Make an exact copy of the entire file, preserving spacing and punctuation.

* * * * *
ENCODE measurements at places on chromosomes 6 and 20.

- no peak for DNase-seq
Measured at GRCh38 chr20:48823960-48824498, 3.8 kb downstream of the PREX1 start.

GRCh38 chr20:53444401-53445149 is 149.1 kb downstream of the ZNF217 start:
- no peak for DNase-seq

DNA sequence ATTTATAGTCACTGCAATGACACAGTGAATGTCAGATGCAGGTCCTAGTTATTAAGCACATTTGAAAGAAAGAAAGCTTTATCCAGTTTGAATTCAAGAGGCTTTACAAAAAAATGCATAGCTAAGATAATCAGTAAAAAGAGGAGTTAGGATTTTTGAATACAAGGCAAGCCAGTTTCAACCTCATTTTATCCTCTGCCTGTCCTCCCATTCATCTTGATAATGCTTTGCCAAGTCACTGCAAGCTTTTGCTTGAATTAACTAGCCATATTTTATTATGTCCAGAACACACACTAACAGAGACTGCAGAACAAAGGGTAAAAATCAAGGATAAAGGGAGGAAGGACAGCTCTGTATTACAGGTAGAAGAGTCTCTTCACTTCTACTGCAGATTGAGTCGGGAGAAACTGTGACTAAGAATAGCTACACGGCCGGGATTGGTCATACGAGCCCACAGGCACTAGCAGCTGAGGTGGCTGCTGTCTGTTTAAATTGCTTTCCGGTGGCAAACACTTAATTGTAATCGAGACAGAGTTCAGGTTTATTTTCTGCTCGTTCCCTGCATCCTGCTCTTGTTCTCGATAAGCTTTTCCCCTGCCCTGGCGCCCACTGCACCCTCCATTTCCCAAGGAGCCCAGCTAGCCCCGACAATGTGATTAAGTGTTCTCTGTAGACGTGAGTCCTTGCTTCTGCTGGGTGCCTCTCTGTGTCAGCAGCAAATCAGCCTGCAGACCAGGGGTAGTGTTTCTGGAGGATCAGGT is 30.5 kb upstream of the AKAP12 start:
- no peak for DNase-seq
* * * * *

ENCODE measurements at places on chromosomes 6 and 20.

- no peak for DNase-seq
Measured at GRCh38 chr20:48823960-48824498, 3.8 kb downstream of the PREX1 start.

GRCh38 chr20:53444401-53445149 is 149.1 kb downstream of the ZNF217 start:
- no peak for DNase-seq

DNA sequence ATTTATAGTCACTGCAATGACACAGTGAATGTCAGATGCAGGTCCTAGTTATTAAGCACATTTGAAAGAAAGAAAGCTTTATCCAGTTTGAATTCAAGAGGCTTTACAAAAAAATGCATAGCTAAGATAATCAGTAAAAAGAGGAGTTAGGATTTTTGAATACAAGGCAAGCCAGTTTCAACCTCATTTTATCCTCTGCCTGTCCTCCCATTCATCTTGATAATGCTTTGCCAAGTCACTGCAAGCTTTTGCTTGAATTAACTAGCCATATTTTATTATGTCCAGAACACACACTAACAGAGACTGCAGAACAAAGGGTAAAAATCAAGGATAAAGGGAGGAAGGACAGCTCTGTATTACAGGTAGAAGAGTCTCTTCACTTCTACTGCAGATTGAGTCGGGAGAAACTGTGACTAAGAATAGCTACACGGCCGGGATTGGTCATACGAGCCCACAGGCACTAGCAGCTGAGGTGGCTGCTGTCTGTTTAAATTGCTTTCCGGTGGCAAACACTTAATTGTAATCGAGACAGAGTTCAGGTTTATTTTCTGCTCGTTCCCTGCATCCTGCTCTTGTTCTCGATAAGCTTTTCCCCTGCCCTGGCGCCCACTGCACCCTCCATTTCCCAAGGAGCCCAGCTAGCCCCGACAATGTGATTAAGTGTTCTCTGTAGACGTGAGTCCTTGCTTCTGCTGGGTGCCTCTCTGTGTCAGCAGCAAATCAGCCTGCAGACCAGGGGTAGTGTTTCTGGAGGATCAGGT is 30.5 kb upstream of the AKAP12 start:
- no peak for DNase-seq